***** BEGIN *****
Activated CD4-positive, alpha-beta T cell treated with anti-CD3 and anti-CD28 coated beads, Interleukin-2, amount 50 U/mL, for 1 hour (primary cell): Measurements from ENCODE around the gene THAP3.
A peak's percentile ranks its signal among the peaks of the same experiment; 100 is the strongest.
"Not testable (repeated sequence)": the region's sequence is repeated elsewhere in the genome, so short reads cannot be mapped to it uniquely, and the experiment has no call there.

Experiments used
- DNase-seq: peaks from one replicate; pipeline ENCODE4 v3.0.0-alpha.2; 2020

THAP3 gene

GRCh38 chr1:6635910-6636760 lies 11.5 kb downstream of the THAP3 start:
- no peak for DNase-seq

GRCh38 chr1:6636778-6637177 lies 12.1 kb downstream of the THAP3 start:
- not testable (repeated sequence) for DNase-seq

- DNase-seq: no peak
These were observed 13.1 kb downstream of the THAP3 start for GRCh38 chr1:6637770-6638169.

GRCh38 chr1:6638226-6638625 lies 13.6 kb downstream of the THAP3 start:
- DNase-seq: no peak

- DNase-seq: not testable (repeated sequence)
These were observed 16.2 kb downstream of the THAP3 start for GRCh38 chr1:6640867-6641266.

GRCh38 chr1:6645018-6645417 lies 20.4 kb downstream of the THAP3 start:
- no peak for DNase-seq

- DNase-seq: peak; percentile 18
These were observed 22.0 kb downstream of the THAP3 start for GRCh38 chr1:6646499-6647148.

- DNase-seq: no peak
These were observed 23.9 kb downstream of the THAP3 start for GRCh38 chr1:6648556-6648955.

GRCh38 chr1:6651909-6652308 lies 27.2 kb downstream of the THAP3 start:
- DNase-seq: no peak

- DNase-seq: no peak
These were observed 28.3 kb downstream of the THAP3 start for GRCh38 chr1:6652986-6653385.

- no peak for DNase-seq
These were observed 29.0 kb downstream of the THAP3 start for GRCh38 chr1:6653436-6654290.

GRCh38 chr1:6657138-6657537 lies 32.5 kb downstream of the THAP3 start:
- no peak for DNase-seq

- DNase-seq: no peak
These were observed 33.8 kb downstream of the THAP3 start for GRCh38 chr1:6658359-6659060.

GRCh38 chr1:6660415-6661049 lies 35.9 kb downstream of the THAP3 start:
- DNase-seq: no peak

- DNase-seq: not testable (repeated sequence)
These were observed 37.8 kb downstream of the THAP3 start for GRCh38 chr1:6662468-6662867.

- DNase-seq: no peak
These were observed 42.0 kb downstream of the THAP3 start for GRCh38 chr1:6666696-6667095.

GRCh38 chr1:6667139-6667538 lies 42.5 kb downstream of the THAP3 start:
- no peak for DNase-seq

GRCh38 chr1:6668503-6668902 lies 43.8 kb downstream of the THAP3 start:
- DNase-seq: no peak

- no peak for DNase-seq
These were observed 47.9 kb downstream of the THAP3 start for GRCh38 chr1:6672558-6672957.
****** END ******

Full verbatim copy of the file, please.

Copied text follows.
Activated CD4-positive, alpha-beta T cell treated with anti-CD3 and anti-CD28 coated beads, Interleukin-2, amount 50 U/mL, for 1 hour (primary cell): Measurements from ENCODE around the gene THAP3.
A peak's percentile ranks its signal among the peaks of the same experiment; 100 is the strongest.
"Not testable (repeated sequence)": the region's sequence is repeated elsewhere in the genome, so short reads cannot be mapped to it uniquely, and the experiment has no call there.

Experiments used
- DNase-seq: peaks from one replicate; pipeline ENCODE4 v3.0.0-alpha.2; 2020

THAP3 gene

GRCh38 chr1:6635910-6636760 lies 11.5 kb downstream of the THAP3 start:
- no peak for DNase-seq

GRCh38 chr1:6636778-6637177 lies 12.1 kb downstream of the THAP3 start:
- not testable (repeated sequence) for DNase-seq

- DNase-seq: no peak
These were observed 13.1 kb downstream of the THAP3 start for GRCh38 chr1:6637770-6638169.

GRCh38 chr1:6638226-6638625 lies 13.6 kb downstream of the THAP3 start:
- DNase-seq: no peak

- DNase-seq: not testable (repeated sequence)
These were observed 16.2 kb downstream of the THAP3 start for GRCh38 chr1:6640867-6641266.

GRCh38 chr1:6645018-6645417 lies 20.4 kb downstream of the THAP3 start:
- no peak for DNase-seq

- DNase-seq: peak; percentile 18
These were observed 22.0 kb downstream of the THAP3 start for GRCh38 chr1:6646499-6647148.

- DNase-seq: no peak
These were observed 23.9 kb downstream of the THAP3 start for GRCh38 chr1:6648556-6648955.

GRCh38 chr1:6651909-6652308 lies 27.2 kb downstream of the THAP3 start:
- DNase-seq: no peak

- DNase-seq: no peak
These were observed 28.3 kb downstream of the THAP3 start for GRCh38 chr1:6652986-6653385.

- no peak for DNase-seq
These were observed 29.0 kb downstream of the THAP3 start for GRCh38 chr1:6653436-6654290.

GRCh38 chr1:6657138-6657537 lies 32.5 kb downstream of the THAP3 start:
- no peak for DNase-seq

- DNase-seq: no peak
These were observed 33.8 kb downstream of the THAP3 start for GRCh38 chr1:6658359-6659060.

GRCh38 chr1:6660415-6661049 lies 35.9 kb downstream of the THAP3 start:
- DNase-seq: no peak

- DNase-seq: not testable (repeated sequence)
These were observed 37.8 kb downstream of the THAP3 start for GRCh38 chr1:6662468-6662867.

- DNase-seq: no peak
These were observed 42.0 kb downstream of the THAP3 start for GRCh38 chr1:6666696-6667095.

GRCh38 chr1:6667139-6667538 lies 42.5 kb downstream of the THAP3 start:
- no peak for DNase-seq

GRCh38 chr1:6668503-6668902 lies 43.8 kb downstream of the THAP3 start:
- DNase-seq: no peak

- no peak for DNase-seq
These were observed 47.9 kb downstream of the THAP3 start for GRCh38 chr1:6672558-6672957.